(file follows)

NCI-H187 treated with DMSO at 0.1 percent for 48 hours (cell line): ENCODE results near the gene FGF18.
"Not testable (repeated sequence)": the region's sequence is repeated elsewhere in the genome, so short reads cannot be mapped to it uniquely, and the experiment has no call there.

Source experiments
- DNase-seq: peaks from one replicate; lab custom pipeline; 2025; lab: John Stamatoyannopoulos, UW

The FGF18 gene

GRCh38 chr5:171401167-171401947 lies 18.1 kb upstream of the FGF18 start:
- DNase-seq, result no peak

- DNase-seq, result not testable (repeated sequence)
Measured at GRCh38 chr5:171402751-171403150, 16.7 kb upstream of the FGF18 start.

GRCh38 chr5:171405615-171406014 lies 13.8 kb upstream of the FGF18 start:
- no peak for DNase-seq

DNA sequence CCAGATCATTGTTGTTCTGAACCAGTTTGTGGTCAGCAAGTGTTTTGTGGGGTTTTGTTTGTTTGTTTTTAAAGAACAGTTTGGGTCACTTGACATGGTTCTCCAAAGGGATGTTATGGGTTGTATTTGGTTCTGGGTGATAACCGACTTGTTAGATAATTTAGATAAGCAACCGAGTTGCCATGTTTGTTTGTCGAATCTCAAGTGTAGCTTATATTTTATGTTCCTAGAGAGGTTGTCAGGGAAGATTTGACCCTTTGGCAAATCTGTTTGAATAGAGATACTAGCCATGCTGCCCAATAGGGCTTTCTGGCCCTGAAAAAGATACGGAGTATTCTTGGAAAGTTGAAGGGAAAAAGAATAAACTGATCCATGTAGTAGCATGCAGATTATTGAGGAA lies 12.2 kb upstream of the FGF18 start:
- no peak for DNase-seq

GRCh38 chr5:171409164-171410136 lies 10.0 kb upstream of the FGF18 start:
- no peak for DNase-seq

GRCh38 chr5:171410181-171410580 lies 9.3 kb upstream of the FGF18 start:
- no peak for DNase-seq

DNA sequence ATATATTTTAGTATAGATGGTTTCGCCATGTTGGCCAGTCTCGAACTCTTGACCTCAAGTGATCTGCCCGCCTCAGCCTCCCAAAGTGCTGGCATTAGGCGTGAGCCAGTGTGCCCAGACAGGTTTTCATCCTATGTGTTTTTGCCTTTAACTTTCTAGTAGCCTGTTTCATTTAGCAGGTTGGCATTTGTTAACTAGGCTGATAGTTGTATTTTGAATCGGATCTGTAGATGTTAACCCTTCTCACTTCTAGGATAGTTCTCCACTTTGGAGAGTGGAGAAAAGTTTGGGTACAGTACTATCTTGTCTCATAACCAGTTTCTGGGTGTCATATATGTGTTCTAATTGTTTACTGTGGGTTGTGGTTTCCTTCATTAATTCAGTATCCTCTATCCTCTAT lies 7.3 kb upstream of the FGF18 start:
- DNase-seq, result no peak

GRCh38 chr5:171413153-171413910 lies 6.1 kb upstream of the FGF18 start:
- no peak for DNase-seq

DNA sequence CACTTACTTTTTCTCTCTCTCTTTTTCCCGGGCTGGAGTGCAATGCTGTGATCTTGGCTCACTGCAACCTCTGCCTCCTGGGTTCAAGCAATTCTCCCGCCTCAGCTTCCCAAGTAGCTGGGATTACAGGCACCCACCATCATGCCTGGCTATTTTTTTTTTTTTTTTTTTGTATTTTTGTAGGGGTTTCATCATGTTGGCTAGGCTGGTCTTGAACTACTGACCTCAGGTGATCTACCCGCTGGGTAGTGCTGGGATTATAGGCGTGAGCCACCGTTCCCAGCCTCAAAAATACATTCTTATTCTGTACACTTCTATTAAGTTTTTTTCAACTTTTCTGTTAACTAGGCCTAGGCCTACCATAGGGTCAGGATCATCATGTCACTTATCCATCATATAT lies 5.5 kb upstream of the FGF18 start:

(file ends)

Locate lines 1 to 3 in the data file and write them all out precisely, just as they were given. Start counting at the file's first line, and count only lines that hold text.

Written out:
NCI-H187 treated with DMSO at 0.1 percent for 48 hours (cell line): ENCODE results near the gene FGF18.
"Not testable (repeated sequence)": the region's sequence is repeated elsewhere in the genome, so short reads cannot be mapped to it uniquely, and the experiment has no call there.

Source experiments